By Sister of Charity of Nazareth Julie Driscoll
This past Tuesday, we held the third annual prayer for victims and perpetrators of human trafficking. A group of women religious and our associates began this public prayer because we seek to respond to the needs of the world through prayerful compassion and action.
The international crime of human trafficking, reaping about $32 billion annually, is diametrically opposed to the dignity of each human person as a child of God. It happens every day in our city but we chose this week because trafficking has been proven to increase during major sporting events, such as the Kentucky Derby and March Madness.
Human trafficking is modern day slavery that subjects children, women and men through force, fraud or coercion for the purpose of commercial sexual exploitation or forced labor. This practice can include prostitution, pornography and sex tourism as well as labor in domestic service, factory or construction.
A few facts that are deeply concerning: The average age of entry into this slavery is 12 to 14 years old. A runaway teen, on average, will be captured by traffickers within 48 hours.
Pope Francis has consistently named this evil “a crime against humanity” and dedicated his 2015 New Year’s message,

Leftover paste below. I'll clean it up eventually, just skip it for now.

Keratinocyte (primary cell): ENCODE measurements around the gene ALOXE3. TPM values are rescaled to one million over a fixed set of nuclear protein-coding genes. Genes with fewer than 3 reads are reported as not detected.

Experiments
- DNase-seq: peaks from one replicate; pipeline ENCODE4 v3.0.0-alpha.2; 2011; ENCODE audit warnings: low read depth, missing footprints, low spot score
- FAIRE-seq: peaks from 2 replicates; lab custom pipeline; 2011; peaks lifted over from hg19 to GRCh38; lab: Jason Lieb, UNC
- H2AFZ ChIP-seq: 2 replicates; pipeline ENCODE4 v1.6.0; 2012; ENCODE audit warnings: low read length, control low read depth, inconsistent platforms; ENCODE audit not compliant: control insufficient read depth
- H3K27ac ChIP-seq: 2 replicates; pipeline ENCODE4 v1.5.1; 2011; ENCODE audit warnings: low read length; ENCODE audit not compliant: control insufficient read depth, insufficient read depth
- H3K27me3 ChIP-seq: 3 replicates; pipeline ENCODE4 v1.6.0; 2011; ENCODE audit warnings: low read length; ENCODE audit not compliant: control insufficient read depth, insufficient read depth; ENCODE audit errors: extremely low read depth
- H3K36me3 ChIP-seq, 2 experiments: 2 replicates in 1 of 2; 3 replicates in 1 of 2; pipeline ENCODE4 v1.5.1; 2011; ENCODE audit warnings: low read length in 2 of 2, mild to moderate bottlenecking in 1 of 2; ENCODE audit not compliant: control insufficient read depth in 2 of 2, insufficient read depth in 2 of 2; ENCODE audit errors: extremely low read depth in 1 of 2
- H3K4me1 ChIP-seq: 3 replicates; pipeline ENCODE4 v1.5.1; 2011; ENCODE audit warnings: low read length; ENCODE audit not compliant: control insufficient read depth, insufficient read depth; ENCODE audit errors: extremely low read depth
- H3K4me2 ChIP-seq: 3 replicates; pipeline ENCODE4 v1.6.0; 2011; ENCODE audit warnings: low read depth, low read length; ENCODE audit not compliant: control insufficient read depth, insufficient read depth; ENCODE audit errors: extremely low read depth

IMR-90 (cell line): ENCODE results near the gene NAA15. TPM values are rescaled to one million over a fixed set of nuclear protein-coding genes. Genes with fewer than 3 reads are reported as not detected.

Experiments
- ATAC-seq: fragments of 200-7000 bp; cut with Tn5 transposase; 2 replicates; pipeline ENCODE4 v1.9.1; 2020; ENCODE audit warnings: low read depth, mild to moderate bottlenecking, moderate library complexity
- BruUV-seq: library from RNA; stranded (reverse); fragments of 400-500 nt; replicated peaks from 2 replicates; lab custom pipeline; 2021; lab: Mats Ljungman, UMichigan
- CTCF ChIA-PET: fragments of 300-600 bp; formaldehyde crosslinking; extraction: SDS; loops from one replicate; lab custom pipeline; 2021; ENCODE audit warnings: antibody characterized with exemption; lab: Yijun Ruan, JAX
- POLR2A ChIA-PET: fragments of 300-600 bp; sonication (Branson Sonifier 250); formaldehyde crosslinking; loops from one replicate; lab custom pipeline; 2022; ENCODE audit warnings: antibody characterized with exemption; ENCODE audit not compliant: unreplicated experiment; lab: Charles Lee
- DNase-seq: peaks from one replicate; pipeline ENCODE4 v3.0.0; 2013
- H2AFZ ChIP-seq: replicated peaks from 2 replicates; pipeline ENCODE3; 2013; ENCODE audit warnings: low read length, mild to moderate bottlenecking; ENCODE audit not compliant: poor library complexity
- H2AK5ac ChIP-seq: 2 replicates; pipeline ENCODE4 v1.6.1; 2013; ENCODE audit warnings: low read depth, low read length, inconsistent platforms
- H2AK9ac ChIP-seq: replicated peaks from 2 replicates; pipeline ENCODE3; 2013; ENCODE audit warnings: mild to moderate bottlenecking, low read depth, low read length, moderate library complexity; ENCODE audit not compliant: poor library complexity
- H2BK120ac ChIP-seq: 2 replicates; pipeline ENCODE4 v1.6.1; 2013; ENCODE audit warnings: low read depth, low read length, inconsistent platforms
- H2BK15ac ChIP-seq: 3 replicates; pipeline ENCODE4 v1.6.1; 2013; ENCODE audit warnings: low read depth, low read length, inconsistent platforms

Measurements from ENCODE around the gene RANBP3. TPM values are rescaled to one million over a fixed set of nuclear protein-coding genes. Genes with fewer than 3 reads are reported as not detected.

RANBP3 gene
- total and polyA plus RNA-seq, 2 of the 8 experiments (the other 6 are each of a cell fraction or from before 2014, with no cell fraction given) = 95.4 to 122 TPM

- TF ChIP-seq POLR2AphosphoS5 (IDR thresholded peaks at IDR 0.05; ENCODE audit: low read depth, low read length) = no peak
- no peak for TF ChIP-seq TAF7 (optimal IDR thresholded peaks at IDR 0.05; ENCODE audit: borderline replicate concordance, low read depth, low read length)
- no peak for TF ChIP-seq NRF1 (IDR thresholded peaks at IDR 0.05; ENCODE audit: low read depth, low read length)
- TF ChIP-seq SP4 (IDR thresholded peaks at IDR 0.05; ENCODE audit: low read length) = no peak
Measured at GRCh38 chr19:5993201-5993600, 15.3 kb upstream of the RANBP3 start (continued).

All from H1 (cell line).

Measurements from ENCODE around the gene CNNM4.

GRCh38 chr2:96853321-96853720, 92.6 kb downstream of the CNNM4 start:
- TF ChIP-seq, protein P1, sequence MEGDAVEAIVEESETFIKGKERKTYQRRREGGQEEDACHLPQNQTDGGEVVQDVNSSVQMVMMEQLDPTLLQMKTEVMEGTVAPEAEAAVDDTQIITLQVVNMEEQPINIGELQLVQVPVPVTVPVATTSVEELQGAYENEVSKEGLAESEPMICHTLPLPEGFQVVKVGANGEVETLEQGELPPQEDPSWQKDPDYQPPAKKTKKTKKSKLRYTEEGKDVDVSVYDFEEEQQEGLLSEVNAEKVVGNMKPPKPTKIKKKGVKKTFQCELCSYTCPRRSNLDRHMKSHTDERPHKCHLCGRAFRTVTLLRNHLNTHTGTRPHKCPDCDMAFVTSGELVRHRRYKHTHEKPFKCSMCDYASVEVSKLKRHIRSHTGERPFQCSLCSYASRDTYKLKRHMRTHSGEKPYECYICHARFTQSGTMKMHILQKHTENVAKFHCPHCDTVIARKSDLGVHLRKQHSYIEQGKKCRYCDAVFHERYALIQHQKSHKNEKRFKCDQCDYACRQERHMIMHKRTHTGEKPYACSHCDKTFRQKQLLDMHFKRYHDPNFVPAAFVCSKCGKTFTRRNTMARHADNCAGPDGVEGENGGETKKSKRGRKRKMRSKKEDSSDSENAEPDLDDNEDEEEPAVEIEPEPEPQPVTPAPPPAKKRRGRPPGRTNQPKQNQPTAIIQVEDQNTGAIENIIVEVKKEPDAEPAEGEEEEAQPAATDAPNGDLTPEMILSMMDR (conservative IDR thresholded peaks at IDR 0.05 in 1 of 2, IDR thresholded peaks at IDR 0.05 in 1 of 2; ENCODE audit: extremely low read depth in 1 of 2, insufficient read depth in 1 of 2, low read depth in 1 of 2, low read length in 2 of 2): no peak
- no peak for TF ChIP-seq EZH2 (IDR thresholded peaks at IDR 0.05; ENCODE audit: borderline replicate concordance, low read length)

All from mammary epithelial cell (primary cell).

“No Longer Slaves, But Brothers and Sisters” to this topic. We seek to respond to his call and are grateful for the support of Archbishop Joseph Kurtz.
Last year we formed a group to address this issue in an ongoing manner. We have been blessed that others who are knowledgeable and passionate about trafficking have joined our group. Our primary goal is to educate others about trafficking. Our long-range goal is to establish a safe house in our area.
This year we conducted a Lenten film series on human trafficking and have procured a billboard on trafficking at the corner of 6th and Muhammad Ali.
We recently named our group PATH Coalition of Kentucky. PATH stands for People Against Trafficking Humans. We hope to be a path to education on this vital issue and a path to safety, freedom and wholeness. We plan to network with other groups addressing this evil.
One member of our group is Amy Nace-Degonda at Catholic Charities, whose staff helps provide services to trafficking victims throughout Kentucky. They also provide trainings to educators and law enforcement as well as vital services to victims they rescue. Through 2014, 160 trafficking victims had been identified in Kentucky; 94 were children, with the youngest two months old
PATH wishes to be available to teachers, parents, parishes and other groups to focus on education. There can be a temptation to shrug this off and say it happens somewhere else and could never happen to our children.
We have evidence that trafficking occurs in all parts of Louisville. It is sobering to know Margeaux Gray, a victim who is now a nationally leading advocate against trafficking.
She went to a Catholic school in Kentucky and was trapped in this horror from age 5 to 18 years old. As a former teacher, I know how vulnerable children can be.
Traffickers subtly lure some middle grade youth through the promise of money, clothes and luxuries and then sell them for profit.
We invite you to join us in combatting human trafficking. For more information, to learn what you can do or to request a speaker, contact email@example.com.
Sister of Charity of Nazareth Julie Driscoll serves on the SCN Justice Committee.